|What to See & Do in Verdun, France|
|Today a pretty city, Verdun formerly witnessed the cataclysm of World War I first-hand.|
The Porte Châtel (Châtel Gate) leading to La Roche Square is the sole remnant of the medieval city walls, battered by cannons for centuries. In 2018 it was completely enveloped in scaffolding and sheathing as restoration work was carried out.
The 17th-century Citadelle is still an active military base, but the four kilometers of tunnels beneath it, known as the Citadelle Subterranée, are open to visits.
Cathédrale Notre-Dame de Verdun
Founded in 990, La Cathédrale Notre-Dame de Verdun is the oldest in Lorraine, and among the oldest in Europe. Repaired and expanded, it was consecrated in 1147. Other extensive changes occurred in 1755, and after serious damage during the Battle of Verdun in (1916) World War I.
Despite its storied and sometimes unhappy past, the cathedral is a marvel, with a long cloister, elaborate crypt with a chapel, and stained glass windows created from 1927 to 1934 to replace those shattered during World War I.
The 18th-century Episcopal Palace was the princely home of the bishops of Verdun. It is now a public library and home to the World Peace Centre.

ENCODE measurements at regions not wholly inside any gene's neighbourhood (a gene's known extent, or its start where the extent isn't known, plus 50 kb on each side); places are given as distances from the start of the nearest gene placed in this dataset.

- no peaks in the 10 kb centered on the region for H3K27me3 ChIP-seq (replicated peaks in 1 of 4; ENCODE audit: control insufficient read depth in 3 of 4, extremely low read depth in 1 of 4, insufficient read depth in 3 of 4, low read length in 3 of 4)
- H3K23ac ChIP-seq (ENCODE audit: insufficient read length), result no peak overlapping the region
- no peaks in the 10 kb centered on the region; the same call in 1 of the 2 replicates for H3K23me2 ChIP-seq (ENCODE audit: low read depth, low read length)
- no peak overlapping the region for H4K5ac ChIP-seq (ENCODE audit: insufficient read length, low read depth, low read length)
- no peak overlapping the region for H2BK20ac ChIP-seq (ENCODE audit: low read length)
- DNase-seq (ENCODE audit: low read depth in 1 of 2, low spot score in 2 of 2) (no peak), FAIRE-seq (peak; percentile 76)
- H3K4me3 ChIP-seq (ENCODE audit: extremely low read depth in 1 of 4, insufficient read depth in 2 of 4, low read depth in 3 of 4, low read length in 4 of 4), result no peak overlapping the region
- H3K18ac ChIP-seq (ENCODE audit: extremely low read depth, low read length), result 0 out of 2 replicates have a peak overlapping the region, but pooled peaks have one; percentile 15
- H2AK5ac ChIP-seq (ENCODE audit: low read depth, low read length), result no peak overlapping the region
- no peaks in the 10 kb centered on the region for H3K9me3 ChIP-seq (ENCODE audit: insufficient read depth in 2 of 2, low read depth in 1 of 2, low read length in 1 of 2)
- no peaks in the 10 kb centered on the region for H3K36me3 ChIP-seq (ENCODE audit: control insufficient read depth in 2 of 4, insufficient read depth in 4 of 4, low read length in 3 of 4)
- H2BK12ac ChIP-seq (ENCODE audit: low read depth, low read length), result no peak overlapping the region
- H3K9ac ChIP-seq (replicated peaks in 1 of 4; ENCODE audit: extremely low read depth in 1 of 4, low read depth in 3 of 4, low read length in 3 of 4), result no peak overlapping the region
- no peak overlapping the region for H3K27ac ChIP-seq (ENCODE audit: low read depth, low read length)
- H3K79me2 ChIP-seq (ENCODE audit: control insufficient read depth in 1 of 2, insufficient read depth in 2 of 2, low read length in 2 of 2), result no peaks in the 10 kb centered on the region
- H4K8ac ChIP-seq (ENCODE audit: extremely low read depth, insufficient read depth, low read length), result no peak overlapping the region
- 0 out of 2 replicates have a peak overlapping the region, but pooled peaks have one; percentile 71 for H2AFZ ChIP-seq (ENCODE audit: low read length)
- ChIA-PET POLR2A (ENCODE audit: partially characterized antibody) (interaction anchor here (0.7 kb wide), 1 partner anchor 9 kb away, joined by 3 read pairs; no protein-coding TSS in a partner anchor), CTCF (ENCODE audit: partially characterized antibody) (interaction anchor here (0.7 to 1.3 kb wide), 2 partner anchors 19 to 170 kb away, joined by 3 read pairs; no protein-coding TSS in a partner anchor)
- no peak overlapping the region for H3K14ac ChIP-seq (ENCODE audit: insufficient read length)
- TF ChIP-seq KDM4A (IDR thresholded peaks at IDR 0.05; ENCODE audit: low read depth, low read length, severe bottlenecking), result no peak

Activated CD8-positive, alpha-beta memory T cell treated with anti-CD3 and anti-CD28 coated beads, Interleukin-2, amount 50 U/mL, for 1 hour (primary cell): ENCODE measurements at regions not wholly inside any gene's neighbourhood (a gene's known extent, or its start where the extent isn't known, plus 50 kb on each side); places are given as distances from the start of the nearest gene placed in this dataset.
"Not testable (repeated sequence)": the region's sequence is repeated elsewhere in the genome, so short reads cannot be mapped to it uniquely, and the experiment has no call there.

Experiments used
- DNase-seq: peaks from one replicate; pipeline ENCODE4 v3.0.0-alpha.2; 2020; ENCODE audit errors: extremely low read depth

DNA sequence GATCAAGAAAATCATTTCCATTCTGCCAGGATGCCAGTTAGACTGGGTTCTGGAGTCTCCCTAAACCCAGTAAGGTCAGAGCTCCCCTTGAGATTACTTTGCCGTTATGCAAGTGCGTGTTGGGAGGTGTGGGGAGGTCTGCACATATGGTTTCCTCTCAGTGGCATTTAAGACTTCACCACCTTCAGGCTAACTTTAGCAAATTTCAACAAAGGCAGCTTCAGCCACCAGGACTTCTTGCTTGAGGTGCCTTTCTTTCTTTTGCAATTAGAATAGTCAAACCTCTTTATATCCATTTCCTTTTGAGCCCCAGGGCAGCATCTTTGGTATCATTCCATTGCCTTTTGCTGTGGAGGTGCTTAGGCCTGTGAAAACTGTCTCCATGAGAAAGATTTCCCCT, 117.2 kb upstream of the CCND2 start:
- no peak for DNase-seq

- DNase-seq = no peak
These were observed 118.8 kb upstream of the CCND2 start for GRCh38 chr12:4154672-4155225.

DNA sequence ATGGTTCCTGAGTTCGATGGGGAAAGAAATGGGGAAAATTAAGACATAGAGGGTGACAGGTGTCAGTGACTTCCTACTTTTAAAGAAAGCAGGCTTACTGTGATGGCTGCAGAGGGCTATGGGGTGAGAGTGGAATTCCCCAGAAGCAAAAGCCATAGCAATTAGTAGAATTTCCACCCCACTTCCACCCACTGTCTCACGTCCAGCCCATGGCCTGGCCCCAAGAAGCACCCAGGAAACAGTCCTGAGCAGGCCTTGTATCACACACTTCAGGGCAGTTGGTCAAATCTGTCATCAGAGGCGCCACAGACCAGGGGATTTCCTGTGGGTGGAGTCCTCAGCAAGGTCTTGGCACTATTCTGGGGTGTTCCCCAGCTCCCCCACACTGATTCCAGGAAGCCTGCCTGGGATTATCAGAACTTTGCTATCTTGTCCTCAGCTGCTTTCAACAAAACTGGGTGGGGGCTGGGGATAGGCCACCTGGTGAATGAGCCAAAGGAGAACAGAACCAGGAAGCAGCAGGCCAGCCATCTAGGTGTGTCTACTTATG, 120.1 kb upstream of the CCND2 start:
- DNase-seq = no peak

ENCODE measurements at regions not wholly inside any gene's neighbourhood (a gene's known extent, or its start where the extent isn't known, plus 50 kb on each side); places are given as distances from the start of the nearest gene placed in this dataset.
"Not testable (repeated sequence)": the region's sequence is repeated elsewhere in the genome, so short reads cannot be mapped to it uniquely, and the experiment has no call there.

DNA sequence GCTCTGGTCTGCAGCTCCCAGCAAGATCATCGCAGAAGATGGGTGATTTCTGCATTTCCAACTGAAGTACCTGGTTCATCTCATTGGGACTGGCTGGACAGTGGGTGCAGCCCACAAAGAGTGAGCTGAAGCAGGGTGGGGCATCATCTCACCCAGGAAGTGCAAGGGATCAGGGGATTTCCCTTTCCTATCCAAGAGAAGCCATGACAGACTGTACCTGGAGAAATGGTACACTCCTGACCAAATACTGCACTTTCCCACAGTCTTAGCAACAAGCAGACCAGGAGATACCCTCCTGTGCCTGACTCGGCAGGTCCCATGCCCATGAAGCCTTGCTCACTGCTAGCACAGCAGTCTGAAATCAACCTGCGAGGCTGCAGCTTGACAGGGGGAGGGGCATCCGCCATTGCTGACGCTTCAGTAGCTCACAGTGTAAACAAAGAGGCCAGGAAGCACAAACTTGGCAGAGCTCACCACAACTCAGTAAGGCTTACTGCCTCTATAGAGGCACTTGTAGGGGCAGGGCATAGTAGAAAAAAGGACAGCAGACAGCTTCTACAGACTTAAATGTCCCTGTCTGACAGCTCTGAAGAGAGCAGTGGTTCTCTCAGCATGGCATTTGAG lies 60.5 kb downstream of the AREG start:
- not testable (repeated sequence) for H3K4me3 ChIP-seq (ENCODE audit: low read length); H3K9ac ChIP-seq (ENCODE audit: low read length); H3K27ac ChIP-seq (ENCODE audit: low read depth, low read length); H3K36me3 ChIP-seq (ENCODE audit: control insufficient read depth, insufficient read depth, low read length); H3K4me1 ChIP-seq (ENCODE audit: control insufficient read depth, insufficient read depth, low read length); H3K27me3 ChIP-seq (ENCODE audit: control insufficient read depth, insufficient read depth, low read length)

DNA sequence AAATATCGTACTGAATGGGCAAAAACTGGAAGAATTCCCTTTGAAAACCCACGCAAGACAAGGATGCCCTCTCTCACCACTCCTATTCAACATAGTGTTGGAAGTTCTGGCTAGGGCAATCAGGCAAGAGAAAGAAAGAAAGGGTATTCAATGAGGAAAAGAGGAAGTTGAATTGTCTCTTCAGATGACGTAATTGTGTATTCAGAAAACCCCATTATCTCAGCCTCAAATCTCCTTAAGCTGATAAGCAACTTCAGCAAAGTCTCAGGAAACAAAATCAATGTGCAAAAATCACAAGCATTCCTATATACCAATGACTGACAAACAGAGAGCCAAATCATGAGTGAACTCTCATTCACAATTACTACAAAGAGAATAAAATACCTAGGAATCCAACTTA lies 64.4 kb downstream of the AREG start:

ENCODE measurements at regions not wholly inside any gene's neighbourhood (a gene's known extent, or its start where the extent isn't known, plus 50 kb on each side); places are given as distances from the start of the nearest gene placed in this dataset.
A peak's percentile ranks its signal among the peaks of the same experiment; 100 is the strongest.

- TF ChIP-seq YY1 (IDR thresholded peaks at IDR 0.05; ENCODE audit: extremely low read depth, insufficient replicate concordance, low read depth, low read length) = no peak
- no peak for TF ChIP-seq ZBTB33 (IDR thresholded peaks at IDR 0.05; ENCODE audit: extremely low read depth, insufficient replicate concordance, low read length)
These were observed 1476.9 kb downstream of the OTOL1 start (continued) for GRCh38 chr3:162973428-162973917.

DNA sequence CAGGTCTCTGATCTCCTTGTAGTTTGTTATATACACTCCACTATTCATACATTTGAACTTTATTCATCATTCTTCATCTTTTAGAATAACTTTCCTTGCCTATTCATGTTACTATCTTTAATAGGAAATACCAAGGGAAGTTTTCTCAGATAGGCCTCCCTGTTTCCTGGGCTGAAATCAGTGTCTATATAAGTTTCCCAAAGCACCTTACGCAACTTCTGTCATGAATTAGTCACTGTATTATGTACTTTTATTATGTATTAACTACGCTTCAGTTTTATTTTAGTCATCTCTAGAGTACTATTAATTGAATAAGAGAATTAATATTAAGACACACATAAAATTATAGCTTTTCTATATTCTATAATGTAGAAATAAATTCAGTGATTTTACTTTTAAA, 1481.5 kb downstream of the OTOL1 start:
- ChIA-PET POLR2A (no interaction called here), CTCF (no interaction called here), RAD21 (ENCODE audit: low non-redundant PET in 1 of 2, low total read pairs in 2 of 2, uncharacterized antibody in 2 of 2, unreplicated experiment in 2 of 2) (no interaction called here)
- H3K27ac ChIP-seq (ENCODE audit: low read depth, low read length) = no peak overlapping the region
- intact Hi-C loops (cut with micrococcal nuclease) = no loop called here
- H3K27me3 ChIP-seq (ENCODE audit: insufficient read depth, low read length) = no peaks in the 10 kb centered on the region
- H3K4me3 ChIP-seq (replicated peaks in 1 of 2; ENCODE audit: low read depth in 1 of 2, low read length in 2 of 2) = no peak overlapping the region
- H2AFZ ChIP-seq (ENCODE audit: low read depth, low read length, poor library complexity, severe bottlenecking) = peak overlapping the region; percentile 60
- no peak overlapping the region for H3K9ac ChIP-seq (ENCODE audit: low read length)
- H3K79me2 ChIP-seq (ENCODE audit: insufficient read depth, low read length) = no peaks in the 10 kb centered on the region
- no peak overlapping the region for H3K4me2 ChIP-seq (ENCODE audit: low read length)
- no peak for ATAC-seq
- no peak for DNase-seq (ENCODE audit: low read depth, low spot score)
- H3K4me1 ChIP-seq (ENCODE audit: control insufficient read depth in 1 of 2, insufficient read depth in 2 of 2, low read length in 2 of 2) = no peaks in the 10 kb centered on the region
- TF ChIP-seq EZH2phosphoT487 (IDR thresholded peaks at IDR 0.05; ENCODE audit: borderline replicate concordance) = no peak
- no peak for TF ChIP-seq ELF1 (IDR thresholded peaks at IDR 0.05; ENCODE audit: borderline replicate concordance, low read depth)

Musée de la Princerie
Le Musée de la Princerie, in the former residence of the princes of Verdun, is a treasure house of artifacts and artworks from the entire culture of the region, from Prehistoric times through the Gallo-Roman period and the Middle Ages to modern times. There's a garden as well.
Mémorial de Verdun
The memorial museum, was founded in 1967 and extensively renovated in 2016. Exhibits include weapons, personal effects and other artifacts recovered from the battlefields, arranged to bring to life the daily conditions under which the combattants lived...and died.
The memorial crowns a forested hill in Fleury-devant-Douaumont, along the Avenue Corps d'Europe (the Voie Sacré of the Battle of Verdun), 14 km (9 miles) southwest of Verdun on the way to the Douaumont Ossuary (Ossuaire de Douaumont).
Cemeteries & Memorials
The World War I Battle of Verdun was so horrendous that, even today, remains of the combattants are discovered and consigned to the the French National Douaumont Ossuary. Indeed, most of those killed in battle here could never be identified—even if their remains were found.
Signs of the infamous battle remain in the many monuments and military cemeteries, including the French National Cemetery and Douaumont Ossuary.
World War I Meuse-Argonne American Cemetery and Memorial at Romagne-sous-Montfaucon northwest of Verdun, is for the more than 14,000 American troops who died here during the Meuse-Argonne Offensive in 1918 during the last months of World War I.
The Consenvoye German War Cemetery holds over 11,000 graves of German soldiers who died in World War I.